Perhaps this is why I moved to Virginia. They say we try to account for balance in our families. This may be why my father became a cardiologist when his parents suffered and/or are suffering from health-related ailments such as high blood pressure, and I attempt to garden and write a blog centered on eating naturally. The South has a diet of its own (might I suggest Lodge's Cast Iron Nation to whet your appetite) and its climate is just a bit more amenable to growing crops than that of New England (see: Civil War). So living in a warmer climate and among gardeners who benefit from it respectively, has exposed me to a tradition unfamiliar to my forebearers: the cultivation of a green thumb.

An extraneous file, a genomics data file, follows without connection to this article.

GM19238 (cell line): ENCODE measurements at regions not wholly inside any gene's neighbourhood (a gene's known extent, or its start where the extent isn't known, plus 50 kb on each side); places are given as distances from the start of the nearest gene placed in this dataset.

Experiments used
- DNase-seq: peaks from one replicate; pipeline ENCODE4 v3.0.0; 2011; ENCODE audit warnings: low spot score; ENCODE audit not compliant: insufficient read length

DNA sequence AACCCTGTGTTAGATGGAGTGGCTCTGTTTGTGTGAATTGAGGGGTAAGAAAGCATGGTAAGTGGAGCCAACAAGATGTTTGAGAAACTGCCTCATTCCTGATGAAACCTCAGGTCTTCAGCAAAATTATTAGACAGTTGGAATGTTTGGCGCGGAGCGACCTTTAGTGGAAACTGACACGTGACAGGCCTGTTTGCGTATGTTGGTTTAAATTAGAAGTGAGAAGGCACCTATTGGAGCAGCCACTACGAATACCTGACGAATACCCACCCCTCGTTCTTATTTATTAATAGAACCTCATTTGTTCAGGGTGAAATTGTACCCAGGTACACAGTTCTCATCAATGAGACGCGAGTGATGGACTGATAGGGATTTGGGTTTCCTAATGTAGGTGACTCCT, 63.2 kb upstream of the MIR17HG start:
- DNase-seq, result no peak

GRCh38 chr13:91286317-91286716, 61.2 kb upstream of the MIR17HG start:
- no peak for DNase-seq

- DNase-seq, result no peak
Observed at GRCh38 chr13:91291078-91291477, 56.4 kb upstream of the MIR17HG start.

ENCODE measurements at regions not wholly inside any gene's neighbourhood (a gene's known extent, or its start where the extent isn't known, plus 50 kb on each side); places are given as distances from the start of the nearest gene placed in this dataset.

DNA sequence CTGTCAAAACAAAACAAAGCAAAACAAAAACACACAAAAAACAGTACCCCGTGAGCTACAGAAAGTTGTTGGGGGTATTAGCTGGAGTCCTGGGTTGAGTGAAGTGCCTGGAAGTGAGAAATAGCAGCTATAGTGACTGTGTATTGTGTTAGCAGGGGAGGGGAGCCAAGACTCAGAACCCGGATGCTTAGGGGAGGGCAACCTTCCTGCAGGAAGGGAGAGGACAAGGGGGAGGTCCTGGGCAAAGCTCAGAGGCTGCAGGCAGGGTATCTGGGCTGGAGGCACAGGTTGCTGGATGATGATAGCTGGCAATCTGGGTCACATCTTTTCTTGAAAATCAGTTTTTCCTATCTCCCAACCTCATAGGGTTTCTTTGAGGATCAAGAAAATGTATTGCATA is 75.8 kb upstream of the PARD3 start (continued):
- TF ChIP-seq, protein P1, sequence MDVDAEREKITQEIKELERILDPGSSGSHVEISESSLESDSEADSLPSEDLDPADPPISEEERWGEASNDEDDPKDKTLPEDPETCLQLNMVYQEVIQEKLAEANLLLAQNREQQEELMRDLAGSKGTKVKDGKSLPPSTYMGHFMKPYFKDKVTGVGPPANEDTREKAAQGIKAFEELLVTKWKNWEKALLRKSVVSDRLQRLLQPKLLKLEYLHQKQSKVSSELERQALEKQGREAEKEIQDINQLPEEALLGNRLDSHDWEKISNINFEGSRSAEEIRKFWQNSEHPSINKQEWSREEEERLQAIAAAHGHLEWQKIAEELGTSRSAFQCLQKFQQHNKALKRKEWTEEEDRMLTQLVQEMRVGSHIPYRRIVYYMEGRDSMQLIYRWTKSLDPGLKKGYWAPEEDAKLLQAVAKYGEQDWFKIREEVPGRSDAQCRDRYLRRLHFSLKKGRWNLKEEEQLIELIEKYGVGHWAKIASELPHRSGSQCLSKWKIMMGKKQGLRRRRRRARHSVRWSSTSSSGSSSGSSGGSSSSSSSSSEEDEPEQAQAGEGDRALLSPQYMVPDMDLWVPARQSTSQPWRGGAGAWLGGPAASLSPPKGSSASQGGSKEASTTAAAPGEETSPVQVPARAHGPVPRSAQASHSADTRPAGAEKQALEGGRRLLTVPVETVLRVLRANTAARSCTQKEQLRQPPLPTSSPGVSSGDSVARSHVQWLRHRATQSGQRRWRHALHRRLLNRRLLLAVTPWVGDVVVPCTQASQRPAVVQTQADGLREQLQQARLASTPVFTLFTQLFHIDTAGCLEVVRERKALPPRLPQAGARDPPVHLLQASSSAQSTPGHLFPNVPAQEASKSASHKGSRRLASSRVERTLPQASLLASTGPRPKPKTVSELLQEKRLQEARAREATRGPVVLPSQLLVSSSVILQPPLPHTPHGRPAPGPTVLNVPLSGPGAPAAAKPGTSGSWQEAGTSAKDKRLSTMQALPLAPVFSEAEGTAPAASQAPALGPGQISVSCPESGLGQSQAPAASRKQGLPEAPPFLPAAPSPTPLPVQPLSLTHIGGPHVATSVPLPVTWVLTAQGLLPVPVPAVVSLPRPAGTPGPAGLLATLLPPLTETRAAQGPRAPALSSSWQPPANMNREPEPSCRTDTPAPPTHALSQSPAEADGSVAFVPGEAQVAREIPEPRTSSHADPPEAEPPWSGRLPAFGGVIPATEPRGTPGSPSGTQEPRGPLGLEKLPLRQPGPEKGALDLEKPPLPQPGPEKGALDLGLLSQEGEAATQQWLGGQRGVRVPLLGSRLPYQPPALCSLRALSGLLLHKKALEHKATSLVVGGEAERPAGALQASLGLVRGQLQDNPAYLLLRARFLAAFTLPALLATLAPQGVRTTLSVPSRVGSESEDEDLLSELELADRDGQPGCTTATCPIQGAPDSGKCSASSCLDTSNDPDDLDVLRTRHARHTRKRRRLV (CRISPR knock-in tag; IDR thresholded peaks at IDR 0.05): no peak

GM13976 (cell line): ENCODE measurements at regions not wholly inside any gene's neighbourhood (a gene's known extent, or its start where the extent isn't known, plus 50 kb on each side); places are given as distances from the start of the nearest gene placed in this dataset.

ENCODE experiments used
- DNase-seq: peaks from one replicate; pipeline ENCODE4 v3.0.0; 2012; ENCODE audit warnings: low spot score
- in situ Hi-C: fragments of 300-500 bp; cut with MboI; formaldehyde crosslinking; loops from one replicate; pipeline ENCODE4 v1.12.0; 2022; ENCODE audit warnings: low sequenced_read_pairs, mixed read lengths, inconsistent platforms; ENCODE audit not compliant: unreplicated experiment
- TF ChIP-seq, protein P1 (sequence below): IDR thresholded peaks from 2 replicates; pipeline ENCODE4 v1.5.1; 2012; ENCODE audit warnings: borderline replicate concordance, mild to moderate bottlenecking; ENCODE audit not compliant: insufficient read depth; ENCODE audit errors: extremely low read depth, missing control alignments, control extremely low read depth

According to that blurb that comes up when you search for something generic online, composting is, "a simple way to add nutrient-rich humus which fuels plant growth and restores vitality to depleted soil." But how do we do it? That's easy as well. According to the EPA, composting, "requires three basic ingredients," mainly what they call browns, greens and water. Creating a compost pile requires an equal amount of browns ("dead leaves, branches and twigs," according to the EPA) to greens which is organic matter ranging from nail clippings to carrot tops (which definitely belong in the compost heap). The site goes on to provide the benefits of composting as well as tips to begin creating a compost pile in one's backyard. But the point remains: when we eat better, we are doing something better for the environment by returning parts of organic matter whence from where they came. And thus, once again, we are part of the circle of life.